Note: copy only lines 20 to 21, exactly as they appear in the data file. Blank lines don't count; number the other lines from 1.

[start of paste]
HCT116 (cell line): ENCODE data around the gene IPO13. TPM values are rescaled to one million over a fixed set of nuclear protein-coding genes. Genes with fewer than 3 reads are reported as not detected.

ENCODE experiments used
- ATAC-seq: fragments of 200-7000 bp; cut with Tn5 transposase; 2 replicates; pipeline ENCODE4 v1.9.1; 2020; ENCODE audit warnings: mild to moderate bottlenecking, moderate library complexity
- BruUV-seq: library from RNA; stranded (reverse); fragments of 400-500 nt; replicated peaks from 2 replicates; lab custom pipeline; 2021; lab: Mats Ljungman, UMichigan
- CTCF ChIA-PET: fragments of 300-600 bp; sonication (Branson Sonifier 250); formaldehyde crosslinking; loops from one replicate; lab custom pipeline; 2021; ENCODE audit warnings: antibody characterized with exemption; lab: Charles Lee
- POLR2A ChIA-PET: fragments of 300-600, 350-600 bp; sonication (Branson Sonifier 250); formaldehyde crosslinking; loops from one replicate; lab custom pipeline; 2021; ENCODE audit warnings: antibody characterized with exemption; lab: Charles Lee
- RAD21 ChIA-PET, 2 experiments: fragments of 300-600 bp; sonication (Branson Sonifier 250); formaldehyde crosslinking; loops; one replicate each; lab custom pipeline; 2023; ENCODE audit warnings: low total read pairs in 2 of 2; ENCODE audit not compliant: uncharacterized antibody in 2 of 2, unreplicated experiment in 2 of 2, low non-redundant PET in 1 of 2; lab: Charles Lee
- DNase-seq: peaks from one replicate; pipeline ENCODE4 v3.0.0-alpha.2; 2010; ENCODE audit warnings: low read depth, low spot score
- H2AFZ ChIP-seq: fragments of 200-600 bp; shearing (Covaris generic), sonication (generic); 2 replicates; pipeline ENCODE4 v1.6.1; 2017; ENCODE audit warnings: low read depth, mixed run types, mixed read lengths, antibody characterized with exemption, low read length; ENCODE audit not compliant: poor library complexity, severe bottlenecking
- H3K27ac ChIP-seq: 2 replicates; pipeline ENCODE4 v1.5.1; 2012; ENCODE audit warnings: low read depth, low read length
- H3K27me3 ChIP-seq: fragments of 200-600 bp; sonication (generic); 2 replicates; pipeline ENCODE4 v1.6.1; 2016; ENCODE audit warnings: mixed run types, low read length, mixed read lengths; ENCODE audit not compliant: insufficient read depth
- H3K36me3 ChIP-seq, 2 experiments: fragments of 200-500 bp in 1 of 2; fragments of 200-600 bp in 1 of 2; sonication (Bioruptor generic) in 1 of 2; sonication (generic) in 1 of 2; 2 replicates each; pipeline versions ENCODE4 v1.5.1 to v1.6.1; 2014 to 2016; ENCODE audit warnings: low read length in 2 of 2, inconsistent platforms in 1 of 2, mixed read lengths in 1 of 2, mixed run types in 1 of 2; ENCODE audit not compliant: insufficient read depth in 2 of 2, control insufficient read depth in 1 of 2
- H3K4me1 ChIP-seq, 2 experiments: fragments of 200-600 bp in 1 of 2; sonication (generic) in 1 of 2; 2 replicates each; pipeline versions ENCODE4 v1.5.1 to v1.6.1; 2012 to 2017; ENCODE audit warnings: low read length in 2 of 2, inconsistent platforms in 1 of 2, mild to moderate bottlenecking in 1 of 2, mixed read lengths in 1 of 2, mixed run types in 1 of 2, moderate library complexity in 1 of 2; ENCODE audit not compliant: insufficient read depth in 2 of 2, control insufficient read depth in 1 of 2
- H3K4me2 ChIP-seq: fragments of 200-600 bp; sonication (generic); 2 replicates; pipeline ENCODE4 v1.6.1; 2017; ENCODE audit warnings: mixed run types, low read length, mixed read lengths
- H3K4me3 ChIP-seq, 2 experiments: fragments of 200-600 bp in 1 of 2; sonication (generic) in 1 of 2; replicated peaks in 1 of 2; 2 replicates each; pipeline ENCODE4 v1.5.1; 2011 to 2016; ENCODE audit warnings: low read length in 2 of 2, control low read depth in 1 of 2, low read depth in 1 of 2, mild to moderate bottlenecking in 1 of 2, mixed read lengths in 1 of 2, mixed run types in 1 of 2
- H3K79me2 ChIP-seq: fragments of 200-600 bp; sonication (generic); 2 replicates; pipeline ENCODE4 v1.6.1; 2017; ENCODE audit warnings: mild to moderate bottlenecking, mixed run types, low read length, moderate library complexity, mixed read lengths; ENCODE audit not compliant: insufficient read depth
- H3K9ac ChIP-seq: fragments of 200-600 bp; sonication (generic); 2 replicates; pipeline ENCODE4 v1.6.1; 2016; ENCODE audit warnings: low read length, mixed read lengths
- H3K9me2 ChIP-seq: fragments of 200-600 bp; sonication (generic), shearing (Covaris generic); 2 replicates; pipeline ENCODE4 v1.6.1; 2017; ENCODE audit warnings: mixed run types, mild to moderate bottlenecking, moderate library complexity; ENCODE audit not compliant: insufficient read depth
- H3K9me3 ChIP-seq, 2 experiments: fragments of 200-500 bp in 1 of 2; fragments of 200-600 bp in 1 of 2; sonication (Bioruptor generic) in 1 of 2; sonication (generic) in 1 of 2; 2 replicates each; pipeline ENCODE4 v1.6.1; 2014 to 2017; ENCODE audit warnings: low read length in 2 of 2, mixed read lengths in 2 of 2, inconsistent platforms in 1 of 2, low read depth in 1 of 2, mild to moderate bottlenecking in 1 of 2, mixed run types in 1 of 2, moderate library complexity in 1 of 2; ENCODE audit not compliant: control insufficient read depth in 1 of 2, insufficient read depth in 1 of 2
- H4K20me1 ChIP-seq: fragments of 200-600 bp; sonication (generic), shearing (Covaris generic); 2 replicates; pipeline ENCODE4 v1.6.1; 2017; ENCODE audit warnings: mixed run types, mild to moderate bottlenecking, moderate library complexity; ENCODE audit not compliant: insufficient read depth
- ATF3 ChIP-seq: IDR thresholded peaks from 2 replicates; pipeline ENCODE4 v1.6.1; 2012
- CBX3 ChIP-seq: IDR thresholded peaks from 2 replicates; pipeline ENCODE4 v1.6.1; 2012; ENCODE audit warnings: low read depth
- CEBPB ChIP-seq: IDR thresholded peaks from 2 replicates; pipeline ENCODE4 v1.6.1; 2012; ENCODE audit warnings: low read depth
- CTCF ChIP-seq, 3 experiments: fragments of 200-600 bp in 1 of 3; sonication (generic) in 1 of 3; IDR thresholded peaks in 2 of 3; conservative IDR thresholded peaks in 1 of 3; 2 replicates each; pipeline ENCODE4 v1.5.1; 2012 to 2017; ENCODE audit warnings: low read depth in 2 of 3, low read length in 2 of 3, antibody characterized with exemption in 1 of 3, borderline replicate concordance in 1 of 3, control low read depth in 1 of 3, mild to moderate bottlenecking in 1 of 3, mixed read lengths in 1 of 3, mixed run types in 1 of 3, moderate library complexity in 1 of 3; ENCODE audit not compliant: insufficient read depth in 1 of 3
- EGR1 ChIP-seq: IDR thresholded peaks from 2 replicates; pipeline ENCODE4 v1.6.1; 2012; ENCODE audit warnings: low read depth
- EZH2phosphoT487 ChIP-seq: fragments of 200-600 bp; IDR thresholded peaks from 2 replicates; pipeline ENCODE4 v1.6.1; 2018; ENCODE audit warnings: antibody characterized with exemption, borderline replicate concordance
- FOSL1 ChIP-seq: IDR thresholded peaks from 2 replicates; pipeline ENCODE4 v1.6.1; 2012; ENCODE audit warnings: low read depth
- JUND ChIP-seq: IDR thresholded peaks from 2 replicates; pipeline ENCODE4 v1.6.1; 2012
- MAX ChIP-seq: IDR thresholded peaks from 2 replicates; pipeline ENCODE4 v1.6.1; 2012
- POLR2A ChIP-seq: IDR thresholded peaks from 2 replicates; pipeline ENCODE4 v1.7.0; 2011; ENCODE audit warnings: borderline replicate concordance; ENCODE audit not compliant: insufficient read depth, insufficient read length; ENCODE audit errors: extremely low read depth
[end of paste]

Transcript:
- H4K20me1 ChIP-seq: fragments of 200-600 bp; sonication (generic), shearing (Covaris generic); 2 replicates; pipeline ENCODE4 v1.6.1; 2017; ENCODE audit warnings: mixed run types, mild to moderate bottlenecking, moderate library complexity; ENCODE audit not compliant: insufficient read depth
- ATF3 ChIP-seq: IDR thresholded peaks from 2 replicates; pipeline ENCODE4 v1.6.1; 2012